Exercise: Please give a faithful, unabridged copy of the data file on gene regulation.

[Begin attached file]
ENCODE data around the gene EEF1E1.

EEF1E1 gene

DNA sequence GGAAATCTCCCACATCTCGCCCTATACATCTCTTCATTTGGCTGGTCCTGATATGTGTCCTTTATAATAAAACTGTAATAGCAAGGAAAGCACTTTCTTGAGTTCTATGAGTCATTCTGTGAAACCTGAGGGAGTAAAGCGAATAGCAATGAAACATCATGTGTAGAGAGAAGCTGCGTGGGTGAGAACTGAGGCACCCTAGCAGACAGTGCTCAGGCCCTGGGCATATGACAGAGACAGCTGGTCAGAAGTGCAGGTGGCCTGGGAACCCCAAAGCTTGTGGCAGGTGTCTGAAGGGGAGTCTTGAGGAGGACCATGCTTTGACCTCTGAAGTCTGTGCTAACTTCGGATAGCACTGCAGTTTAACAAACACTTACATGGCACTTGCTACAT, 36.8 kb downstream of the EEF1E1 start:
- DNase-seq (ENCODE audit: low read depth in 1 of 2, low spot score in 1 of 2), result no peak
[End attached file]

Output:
ENCODE data around the gene EEF1E1.

EEF1E1 gene

DNA sequence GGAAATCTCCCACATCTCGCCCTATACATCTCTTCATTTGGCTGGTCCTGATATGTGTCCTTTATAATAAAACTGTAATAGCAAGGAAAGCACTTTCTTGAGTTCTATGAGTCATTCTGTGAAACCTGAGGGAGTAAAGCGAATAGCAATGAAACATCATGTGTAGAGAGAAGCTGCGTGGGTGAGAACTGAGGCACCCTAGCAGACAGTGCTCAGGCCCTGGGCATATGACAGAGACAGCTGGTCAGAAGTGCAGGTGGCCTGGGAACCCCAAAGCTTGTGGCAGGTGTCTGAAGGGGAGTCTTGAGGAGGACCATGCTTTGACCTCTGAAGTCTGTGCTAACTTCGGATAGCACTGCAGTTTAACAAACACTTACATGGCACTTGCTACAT, 36.8 kb downstream of the EEF1E1 start:
- DNase-seq (ENCODE audit: low read depth in 1 of 2, low spot score in 1 of 2), result no peak